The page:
ballad of the writer's morning

The Ballad of the Morning of the Writer

with deference to Stephen Pressfield

Before she opened eyes, she heard
Alarms — her shouting clock.
She’d set it for her pre-dawn words.
Her dry-mouth-taste: a sock?

The children soon would rise from bunks
And writing time would end
But blank pages await. Tales trunked—
They whispered, “Sleep again.”

Children took out the pep from her —
Cheeses on grills and strings —
She needed energy, for sure,
For their lunch, rides, and… things.

And her mom’s sick in hospice
and needed tender care.
If writing took that drive away,
If mom died today or the next day,
Could writing now be fair?

How the thought, how the mood depressing mind
Required another fix
Her Xanax — hear how it’s calling her —
Hear its spell — it is enthralling her —
Bottle of capsuled licks.

If she Tindered a midnight lover boy
Just to fill in the sex she craved,
The fantasy, would it fill her joy?
Would it birth books critics raved?

She turned on pillow, thought: Well no. Yet
The trouble rivets me:
For I could be a villain
And for I could pillage seas.

A life of crime would irk her friends
Respectable and true.
But Life Drama beside Book Ends…
It seemed easy and lewd.

It wasn’t her fault she was blocked!
She’d had some sexist coaches!
Her profs hated the girls they taught!
(She made up other hoaxes.) 

John, her ex, he had hated books.
Hated her love to write.
He wanted her to be a cook,
And a mom, sexy sight.

How he criticized fiction,
Enflamed her family’s doubts —
The aunts who said she needed work ,
The old men, conceiving her twerking,
Loudened grandma’s veiled shouts.

On her bed she then dreamed of hearing “Jo”
Announced before a crowd:
Awards from the same Academies
And the Prized Pulitzers, Emmys,
Heros of hers had wowed.

But she hadn’t received a Hugo yet,
Lying lone on her broken springs.
The writing life is a lonely lot
That can cripple us lonesome things.

If waited, she, a little bit more,
The time to write would come.
She’d rationalized before,
How she had both kids and home.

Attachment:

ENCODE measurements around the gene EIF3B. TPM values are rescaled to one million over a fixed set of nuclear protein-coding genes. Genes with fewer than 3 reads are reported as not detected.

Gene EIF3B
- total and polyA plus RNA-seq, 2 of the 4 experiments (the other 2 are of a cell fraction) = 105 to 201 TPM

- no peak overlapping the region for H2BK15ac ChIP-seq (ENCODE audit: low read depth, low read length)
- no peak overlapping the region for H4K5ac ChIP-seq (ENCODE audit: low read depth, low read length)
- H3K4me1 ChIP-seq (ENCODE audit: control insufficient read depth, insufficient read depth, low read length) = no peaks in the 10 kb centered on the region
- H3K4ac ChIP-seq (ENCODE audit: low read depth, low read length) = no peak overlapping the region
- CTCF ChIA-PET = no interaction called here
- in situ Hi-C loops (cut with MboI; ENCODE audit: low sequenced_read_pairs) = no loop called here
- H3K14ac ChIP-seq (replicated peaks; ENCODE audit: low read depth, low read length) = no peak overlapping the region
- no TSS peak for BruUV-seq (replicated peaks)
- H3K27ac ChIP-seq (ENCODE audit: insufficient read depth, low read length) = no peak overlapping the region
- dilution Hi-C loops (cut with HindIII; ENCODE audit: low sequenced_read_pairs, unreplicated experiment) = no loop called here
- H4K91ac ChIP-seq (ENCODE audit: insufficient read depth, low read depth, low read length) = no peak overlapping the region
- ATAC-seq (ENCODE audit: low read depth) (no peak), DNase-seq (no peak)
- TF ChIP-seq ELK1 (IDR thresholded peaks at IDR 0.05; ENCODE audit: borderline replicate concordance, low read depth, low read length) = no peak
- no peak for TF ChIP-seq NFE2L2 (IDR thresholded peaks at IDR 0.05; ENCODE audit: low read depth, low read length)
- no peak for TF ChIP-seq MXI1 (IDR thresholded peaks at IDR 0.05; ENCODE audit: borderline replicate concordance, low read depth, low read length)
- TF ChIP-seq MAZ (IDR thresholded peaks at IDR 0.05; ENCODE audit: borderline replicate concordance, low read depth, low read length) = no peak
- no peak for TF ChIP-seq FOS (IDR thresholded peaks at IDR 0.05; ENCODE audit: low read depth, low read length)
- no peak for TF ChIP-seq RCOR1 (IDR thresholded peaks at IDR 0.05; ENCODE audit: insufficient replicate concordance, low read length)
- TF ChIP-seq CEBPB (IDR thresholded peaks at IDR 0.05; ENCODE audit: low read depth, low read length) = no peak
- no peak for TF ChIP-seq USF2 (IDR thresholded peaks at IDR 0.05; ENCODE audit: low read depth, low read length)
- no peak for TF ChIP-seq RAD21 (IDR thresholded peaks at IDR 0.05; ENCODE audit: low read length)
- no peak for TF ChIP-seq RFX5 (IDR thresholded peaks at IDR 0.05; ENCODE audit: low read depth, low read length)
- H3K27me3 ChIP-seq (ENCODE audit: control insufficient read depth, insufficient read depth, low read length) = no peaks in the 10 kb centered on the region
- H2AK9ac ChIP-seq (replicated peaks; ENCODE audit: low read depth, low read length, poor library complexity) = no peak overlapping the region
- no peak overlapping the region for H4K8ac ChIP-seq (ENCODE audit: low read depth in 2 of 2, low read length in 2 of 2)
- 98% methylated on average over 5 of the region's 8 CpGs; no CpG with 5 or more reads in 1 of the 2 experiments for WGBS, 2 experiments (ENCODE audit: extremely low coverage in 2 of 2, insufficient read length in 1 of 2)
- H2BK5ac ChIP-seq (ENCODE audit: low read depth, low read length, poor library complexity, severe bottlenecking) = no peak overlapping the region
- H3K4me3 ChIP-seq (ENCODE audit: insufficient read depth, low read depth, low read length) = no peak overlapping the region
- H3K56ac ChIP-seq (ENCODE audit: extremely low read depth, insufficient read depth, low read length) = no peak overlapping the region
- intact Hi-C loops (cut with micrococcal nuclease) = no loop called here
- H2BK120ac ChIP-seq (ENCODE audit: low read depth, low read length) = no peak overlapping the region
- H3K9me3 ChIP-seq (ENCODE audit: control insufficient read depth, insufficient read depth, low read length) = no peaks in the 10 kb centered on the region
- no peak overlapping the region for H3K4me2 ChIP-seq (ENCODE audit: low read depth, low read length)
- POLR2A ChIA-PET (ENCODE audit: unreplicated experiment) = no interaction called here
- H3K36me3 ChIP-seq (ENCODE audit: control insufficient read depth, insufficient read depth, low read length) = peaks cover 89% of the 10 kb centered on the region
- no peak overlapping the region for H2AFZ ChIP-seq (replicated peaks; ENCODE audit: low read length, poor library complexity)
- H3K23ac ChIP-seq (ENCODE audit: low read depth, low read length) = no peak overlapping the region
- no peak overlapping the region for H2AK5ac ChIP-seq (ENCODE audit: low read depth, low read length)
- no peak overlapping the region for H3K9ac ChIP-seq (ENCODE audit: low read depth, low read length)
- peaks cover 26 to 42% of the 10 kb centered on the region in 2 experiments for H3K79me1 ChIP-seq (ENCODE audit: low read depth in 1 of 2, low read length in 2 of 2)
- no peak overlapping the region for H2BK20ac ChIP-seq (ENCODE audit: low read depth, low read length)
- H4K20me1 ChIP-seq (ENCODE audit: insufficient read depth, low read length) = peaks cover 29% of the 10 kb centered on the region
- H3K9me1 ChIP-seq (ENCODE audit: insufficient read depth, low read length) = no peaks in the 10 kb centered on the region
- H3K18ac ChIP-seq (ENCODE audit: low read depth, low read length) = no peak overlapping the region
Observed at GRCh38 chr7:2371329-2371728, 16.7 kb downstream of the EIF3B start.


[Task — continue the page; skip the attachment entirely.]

All this passed in her mind — the snooze alarm
Reminded her to rise
She rose from her unnerving thoughts,
And her norms, doubts, deceptions bought —
Then sat in her chair to write:

“Mister and Misses Dursley
Of Fourteen Privet Drive
Were perfectly happy…”
The pages alive

The keystrokes aflame
She wondered if this, If This,
Could be morning?
She added a by: [her name.]

So reader — writer — when you wake
And writer when you rise,
What resistance begs you nap
And meditate on other crap
You secretly despise?

What resistance keeps you fake?
From joining we who try?


:: 58 poems written at 29 years ::

This year, for the 58 @ 29, I plan to focus on alliterative meter (excepting the ballad above). It’s the meter used by Middle English and Old English poets as well as Latin and Greek poets. Basically all epic poets use some form of alliterative meter and it hasn’t been used in English for a thousand years. I will be pulling from the rules offered in Lewis’ article on The Alliterative Meter:

In the general reaction which has set in against the long reign of foreign, syllabic meters in English, it is a little remarkable that few have yet suggested a return to our own ancient system, the alliterative line…. Alliteration is no more the whole secret of this verse than rhyme is the whole secret of syllabic verse. It has, in addition, a metrical structure, which could stand alone, and which would then be to this system as blank verse is the syllabic….

A few successful specimens of alliterative meter would be an excellent answer to the type of critic (by no means extinct) who accuses the moderns of choosing vers libre because they are not men enough for meter. For if syllabic verse is like carving in wood and verse libre like working with a brush, alliterative meter is like carving in granite.

“Vers Libre” for those who don’t know is Latin for “free verse.” Lewis has, ultimately, offered for my poetry just the kind of reaction I prefer in all of my life: a reaction that is, deep down, orthodoxy. A reaction to dead leaves as radical as the radish itself: radical because it is the living root of the thing.

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